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Chapter 5: Implementing Required Response to Intervention

Briars, Diane J. Solution Tree Press ePub

CHAPTER 5

Implementing Required Response to Intervention

Ultimately there are two kinds of schools: learning enriched schools and learning impoverished schools. I have yet to see a school where the learning curves … of the adults were steep upward and those of the students were not. Teachers and students go hand in hand as learners … or they don’t go at all.

—Roland Barth

As the curriculum is written, the learning targets are set, and your assessments are in place, your instructional processes need to meet the needs of each student in the courses you teach. As you read the grades 6–8 Common Core mathematics for the first time, what went through your mind? Were you thinking about the students in your class, your school, or part of your district and wondering, “Will they be able to respond positively to the expected complexity in each grade level?” Did you reflect on how you would be able to develop the CCSS Mathematical Practices in each student? How will each student be able to succeed with rich and rigorous mathematical tasks? Are there different learning opportunities for different groups of students, depending on their mathematics ability or diversity? How can you generate equitable learning experiences so that each student is prepared to meet the demands of the Common Core mathematics as described in this book? The key to answering these questions is part of the essential work of your collaborative team. To create an equitable mathematics program, you and your colleagues must ensure current structures for teaching and learning will generate greater access and opportunity to learn for each student.

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Epilogue: Your Mathematics Professional Development Model

Briars, Diane J. Solution Tree Press ePub

EPILOGUE

Your Mathematics Professional Development Model

Implementing the Common Core State Standards for mathematics presents you with both new challenges and new opportunities. The unprecedented adoption of a common set of mathematics standards by nearly every state provides the opportunity for U.S. educators to press the reset button on mathematics education (Larson, 2011). Collectively, you and your colleagues have the opportunity to rededicate yourselves to ensuring all students are provided with exemplary teaching and learning experiences, and you have access to the supports necessary to guarantee all students the opportunity to develop mathematical proficiency.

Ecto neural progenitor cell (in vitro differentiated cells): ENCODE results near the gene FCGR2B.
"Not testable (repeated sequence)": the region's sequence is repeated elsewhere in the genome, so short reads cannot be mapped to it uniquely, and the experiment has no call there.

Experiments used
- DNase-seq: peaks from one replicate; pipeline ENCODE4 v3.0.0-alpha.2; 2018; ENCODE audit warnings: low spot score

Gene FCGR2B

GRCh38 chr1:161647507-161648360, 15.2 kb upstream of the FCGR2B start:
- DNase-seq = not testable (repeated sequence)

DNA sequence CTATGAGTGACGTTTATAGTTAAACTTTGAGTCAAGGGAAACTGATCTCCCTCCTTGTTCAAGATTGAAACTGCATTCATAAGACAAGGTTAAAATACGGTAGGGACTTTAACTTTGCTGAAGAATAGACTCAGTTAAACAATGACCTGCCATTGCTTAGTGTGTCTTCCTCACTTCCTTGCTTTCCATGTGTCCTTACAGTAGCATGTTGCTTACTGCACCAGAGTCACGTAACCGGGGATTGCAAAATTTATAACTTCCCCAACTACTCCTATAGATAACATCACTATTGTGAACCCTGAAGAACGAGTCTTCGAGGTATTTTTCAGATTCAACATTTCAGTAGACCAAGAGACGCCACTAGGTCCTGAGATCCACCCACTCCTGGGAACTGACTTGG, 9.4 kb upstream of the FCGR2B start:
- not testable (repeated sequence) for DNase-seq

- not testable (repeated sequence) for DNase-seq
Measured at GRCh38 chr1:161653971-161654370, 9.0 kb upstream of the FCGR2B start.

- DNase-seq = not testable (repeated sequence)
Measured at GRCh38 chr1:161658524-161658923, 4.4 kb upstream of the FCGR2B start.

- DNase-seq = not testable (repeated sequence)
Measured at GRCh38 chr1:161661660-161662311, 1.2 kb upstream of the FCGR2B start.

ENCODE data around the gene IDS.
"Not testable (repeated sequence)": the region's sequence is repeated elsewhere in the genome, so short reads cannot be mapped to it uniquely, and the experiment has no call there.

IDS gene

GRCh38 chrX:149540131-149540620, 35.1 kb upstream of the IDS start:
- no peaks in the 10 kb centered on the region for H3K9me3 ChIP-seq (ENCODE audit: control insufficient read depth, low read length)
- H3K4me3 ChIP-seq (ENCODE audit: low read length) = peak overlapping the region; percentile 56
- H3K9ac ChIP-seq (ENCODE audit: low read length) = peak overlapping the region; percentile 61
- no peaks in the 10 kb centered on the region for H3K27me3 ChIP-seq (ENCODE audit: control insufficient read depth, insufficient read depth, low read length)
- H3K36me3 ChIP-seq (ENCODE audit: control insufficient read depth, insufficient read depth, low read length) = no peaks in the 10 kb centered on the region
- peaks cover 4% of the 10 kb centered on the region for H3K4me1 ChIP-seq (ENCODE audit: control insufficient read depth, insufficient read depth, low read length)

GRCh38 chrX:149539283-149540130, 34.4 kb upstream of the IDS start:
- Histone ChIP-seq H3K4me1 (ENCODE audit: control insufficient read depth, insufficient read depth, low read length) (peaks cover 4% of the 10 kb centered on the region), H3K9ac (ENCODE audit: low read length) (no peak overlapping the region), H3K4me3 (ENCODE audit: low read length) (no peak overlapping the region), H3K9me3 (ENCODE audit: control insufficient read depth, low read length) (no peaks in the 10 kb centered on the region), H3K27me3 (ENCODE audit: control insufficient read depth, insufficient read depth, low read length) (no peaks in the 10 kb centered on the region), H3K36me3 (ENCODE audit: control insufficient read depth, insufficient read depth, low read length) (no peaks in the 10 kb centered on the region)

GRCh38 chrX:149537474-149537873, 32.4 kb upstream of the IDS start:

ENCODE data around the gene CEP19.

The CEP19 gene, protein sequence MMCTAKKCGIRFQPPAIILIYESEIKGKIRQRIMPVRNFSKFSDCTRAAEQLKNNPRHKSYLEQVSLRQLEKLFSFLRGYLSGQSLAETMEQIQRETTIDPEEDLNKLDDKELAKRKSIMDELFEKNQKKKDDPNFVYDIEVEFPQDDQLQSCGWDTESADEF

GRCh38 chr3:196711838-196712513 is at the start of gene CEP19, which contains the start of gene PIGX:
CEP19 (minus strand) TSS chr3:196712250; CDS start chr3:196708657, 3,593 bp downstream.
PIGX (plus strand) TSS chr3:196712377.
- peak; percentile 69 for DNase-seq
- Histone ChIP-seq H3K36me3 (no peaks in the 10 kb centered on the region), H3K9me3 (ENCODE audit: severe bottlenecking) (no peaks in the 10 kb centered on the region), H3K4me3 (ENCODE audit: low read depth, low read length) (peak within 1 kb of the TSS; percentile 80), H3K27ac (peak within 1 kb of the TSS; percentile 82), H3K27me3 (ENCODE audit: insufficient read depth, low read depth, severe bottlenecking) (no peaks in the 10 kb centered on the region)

The CCSS college and career aspirations and vision for teaching, learning, and assessing students usher in an opportunity for unprecedented implementation of research-informed practices in your school or district’s mathematics program. In order to meet the expectations of the five fundamental paradigm shifts described in this book, you will want to assess your current practice and reality as a school against the roadmap to implementation described in figure E.1 (page 180).

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Appendix B: Standards for Mathematical Content, Grade 6

Briars, Diane J. Solution Tree Press ePub

APPENDIX B

Standards for Mathematical Content, Grade 6

Source: NGA & CCSSO, 2010a, pp. 39–45. © Copyright 2010. National Governors Association Center for Best Practices and Council of Chief State School Officers. All rights reserved. Used with permission.

In Grade 6, instructional time should focus on four critical areas: (1) connecting ratio and rate to whole number multiplication and division and using concepts of ratio and rate to solve problems; (2) completing understanding of division of fractions and extending the notion of number to the system of rational numbers, which includes negative numbers; (3) writing, interpreting, and using expressions and equations; and (4) developing understanding of statistical thinking.